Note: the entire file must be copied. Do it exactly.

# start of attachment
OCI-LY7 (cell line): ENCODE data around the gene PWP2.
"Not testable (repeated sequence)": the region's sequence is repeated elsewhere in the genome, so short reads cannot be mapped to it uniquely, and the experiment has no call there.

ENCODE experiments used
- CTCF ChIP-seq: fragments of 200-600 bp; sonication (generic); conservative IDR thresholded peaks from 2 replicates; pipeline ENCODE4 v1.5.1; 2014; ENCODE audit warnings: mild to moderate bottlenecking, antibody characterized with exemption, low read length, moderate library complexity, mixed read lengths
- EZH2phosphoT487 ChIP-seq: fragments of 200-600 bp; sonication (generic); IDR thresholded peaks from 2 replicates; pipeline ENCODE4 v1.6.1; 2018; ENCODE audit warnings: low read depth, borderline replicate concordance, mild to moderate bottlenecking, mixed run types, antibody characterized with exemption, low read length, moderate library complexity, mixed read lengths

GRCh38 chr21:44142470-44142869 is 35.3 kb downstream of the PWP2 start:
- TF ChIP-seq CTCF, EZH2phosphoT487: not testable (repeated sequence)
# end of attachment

OCI-LY7 (cell line): ENCODE data around the gene PWP2.
"Not testable (repeated sequence)": the region's sequence is repeated elsewhere in the genome, so short reads cannot be mapped to it uniquely, and the experiment has no call there.

ENCODE experiments used
- CTCF ChIP-seq: fragments of 200-600 bp; sonication (generic); conservative IDR thresholded peaks from 2 replicates; pipeline ENCODE4 v1.5.1; 2014; ENCODE audit warnings: mild to moderate bottlenecking, antibody characterized with exemption, low read length, moderate library complexity, mixed read lengths
- EZH2phosphoT487 ChIP-seq: fragments of 200-600 bp; sonication (generic); IDR thresholded peaks from 2 replicates; pipeline ENCODE4 v1.6.1; 2018; ENCODE audit warnings: low read depth, borderline replicate concordance, mild to moderate bottlenecking, mixed run types, antibody characterized with exemption, low read length, moderate library complexity, mixed read lengths

GRCh38 chr21:44142470-44142869 is 35.3 kb downstream of the PWP2 start:
- TF ChIP-seq CTCF, EZH2phosphoT487: not testable (repeated sequence)